File No. 893.00/2588
Minister Reinsch to the Secretary of State
Peking , June 6, 1917, 6 p.m.
Commenting on the message of the Minister for Foreign Affairs communicated in my cipher telegram June 5, 12 p.m., I beg to say that movement of the military governors against the President has gained some strength by reason of the accession of certain more responsible and constructive politicians, such as Liang Shih-yi, yet the Provisional Government set up by them at Tientsin appears incapable of establishing itself, because its reactionary tendency is distrusted by the people in general, but particularly in the south, and because opposition to the existing parliamentary régime is the sole element of coherence, among its factions. Moreover, the movement appears to be controlled by the extreme reactionaries like Ni Ssn-cnung while the wiser leaders like Tuan are less active. Its success [Page 55] in overthrowing the President and ousting Parliament could hardly fail to result in the secession of the southern provinces and a scramble of personal ambitions for the control of the remainder of the country.
While it is a fact that the most mature motives of self-interest have led to the defection of the military governors, it is nevertheless unfortunately true that cleavage between them and the constituted authorities of the Central Government found its occasion in the question of entering the war against Germany and that the reactionaries have had to force the issue ostensibly on that point and have so far succeeded as to have created the general belief that their movement has the tacit approval of the Powers at war with Germany. The issue thus ostensibly presented is in fact fictitious inasmuch as parliamentary party is actually no less sympathetic with the cause, having indeed taken the initiative in associating China with the action of the United States in severing relations with Germany: but it has been reluctant to give a free hand to the military party in the adoption of that policy not only because it distrusted the political use to be made of the situation but still more because it had reason to suspect that the reactionaries had planned to commit this country to participation in the war upon terms that would make China dependent on Japan.
The result of these intrigues has been that the reactionary rebels are making capital of their fictitious identification with the cause of the Allies and that the constituted authorities who are in fact more in sympathy with our aims are on the defensive against us and fearful that in the desire to get China on our side and to stifle German trade, the Allies will sacrifice unity of the country and whatever progress it may have made towards constitutional government. Quite apart from any Chinese domestic question, and with a view merely to the possibility of usefulness of this country to the Allied cause, I venture to state conviction that it will be impossible to count even upon the moral support of China as a nation unless the Allies dissociate China’s interests from those of the military clique and make it evident that participation in the war in their behalf is not to be used as a pawn in Chinese domestic politics.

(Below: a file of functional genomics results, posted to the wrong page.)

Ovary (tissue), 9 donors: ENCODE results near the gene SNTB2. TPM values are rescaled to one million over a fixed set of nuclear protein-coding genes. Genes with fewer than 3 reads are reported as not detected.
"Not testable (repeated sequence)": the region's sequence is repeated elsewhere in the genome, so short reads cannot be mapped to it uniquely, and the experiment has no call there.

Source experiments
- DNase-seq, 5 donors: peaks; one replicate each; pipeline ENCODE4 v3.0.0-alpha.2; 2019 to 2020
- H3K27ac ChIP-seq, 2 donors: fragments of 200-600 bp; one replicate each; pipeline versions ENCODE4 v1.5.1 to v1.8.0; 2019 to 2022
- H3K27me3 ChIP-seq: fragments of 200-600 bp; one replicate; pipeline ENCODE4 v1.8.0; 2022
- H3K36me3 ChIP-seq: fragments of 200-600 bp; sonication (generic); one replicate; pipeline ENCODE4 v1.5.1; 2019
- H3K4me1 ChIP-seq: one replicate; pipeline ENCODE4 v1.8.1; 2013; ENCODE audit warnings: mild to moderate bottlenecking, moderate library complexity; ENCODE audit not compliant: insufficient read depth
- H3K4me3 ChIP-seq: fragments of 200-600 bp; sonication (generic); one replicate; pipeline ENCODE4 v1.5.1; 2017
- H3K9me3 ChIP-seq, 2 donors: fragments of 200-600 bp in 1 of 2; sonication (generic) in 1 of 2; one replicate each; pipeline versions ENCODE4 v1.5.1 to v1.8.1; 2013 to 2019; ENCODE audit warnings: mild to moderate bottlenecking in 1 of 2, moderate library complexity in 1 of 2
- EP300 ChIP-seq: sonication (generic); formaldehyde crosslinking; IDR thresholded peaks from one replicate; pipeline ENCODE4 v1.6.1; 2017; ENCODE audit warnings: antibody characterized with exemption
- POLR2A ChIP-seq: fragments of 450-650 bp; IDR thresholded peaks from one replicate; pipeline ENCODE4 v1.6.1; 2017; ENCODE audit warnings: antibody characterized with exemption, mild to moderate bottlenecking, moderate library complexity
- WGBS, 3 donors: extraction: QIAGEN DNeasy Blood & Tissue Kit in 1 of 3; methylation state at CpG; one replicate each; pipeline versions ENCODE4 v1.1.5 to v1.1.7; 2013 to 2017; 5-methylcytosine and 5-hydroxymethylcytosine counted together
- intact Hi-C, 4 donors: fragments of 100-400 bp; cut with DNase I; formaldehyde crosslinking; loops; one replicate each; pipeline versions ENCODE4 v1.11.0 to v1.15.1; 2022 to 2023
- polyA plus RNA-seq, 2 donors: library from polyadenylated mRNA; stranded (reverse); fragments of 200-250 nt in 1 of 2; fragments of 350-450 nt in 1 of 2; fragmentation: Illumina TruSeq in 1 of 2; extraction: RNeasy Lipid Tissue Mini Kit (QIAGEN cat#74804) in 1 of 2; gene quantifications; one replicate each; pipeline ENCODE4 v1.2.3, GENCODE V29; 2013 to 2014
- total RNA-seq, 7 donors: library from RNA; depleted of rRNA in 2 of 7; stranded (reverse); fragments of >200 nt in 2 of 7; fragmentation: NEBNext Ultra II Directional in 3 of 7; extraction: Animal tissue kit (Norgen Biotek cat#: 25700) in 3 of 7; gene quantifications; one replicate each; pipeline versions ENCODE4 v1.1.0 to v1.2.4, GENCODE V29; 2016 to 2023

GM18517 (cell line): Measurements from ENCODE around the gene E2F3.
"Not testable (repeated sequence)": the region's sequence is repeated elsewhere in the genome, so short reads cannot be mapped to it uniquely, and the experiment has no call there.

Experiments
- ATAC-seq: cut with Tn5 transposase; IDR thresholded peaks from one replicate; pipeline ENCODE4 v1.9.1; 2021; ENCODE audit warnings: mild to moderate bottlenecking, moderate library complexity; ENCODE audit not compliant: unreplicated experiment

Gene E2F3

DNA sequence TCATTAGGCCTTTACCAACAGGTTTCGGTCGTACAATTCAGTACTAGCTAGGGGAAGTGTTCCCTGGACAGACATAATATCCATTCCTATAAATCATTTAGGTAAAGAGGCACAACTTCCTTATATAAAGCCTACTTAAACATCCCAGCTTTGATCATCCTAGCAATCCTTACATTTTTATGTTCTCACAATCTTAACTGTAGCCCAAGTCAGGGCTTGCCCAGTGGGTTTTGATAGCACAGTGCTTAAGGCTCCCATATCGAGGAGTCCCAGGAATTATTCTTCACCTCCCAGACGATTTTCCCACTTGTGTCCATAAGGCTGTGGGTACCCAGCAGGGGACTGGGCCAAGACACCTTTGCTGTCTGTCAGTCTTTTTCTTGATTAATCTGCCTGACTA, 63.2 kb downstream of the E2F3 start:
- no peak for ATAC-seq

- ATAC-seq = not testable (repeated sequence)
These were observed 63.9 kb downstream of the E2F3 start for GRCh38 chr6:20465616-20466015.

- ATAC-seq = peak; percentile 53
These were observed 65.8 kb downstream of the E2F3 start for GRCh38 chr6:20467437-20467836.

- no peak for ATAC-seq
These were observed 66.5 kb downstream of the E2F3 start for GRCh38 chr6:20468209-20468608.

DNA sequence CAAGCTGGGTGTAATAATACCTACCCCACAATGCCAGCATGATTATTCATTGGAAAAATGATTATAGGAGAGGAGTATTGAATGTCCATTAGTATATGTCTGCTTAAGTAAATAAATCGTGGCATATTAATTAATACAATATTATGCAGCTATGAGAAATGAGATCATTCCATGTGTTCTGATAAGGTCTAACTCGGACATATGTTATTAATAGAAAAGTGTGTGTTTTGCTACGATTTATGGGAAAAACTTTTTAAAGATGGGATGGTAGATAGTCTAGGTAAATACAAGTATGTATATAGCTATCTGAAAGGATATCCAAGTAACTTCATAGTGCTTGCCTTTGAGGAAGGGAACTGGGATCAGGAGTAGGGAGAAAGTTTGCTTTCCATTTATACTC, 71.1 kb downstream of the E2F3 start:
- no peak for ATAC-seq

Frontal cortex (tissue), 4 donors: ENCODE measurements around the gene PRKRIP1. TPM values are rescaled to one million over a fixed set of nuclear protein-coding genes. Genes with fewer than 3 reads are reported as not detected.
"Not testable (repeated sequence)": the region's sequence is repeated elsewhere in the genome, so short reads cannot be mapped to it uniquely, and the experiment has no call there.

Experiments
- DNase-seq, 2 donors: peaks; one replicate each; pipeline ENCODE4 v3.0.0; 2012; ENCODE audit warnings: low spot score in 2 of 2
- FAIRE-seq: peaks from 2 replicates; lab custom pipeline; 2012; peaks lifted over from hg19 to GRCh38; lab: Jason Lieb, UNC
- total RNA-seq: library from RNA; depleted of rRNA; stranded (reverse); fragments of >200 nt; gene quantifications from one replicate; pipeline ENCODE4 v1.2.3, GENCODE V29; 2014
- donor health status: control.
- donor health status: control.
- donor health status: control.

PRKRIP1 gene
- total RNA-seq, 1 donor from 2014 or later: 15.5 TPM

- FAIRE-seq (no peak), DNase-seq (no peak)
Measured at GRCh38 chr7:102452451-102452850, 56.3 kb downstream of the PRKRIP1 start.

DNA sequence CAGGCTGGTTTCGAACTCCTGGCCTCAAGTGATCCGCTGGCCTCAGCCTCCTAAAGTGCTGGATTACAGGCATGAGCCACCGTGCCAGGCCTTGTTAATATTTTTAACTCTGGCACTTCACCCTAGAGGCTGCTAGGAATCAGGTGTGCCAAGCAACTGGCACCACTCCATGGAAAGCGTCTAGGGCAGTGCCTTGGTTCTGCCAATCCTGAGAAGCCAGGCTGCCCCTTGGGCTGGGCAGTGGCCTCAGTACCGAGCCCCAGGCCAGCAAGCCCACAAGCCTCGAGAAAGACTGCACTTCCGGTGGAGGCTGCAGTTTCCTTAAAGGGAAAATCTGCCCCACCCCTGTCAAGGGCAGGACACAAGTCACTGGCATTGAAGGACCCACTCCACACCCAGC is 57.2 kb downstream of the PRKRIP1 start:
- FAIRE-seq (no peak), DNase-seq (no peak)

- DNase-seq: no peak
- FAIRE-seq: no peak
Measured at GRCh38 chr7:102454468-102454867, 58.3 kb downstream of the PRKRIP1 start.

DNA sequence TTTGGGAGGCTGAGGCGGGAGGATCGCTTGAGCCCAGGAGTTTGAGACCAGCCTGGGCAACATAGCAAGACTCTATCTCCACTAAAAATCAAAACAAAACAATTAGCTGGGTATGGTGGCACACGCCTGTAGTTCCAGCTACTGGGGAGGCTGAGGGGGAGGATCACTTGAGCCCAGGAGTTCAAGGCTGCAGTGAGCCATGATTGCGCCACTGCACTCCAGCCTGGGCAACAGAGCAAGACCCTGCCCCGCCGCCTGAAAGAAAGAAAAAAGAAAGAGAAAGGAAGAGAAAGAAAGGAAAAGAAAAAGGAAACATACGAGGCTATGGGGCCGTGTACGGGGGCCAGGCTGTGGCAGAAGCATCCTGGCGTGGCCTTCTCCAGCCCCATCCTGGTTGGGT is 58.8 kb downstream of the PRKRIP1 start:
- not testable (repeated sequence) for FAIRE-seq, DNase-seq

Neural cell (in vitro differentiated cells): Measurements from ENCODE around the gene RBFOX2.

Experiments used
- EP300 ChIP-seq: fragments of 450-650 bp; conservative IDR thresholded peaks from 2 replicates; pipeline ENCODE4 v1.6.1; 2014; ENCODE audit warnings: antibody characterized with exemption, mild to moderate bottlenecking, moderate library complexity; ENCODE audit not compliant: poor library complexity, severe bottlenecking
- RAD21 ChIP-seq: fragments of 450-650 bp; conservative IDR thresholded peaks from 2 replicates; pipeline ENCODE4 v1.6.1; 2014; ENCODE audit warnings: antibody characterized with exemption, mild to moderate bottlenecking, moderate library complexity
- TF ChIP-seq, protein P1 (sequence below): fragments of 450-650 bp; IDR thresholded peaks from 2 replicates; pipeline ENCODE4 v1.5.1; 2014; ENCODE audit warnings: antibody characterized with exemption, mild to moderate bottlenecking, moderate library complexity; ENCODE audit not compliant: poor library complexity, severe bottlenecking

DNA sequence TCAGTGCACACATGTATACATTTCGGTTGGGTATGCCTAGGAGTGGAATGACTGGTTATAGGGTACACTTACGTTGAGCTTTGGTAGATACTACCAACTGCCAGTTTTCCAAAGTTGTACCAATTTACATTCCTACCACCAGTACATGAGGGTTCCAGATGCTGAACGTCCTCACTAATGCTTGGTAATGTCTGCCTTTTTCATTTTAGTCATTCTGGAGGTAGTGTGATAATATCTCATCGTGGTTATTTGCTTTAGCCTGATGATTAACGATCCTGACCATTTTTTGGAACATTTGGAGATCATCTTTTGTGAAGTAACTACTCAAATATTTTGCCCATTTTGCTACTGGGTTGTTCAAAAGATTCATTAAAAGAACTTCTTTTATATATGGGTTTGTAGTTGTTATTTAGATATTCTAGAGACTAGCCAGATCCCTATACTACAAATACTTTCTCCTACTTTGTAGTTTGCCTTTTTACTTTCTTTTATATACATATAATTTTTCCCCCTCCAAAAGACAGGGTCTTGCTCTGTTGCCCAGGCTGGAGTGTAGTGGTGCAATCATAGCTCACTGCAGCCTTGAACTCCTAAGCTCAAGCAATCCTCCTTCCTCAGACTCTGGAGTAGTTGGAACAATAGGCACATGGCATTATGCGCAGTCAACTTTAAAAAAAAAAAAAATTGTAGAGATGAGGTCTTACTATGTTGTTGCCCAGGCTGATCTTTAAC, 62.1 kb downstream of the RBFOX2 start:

From conversation with British Chargé d’Affaires I infer that this Government while not itself free to take advantage of, regards apprehensively the [apparent omission]. Allied interests have been perverted by domestic intrigues here and would be glad if our Government would take the initiative in dissociating such interests from the reactionary program. Although the French Minister has heretofore been blindly zealous to involve China in the war at all costs, a recent change in his attitude suggests that his Government is aware of the danger of forcing this country into the conflict at the cost of anarchy. The only nation to profit by disintegration of China would be Japan, which would scarcely oppose the action suggested if agreeable [agreed to?] by Great Britain and France as being not an interference in Chinese politics but an effort to dissociate Allied interests from their unreal admixture with such questions.
The above comment which had already been drafted is sent for your fuller information despite the receipt of your telegram of June 4, 3 p.m., providing for action adequate to the crisis.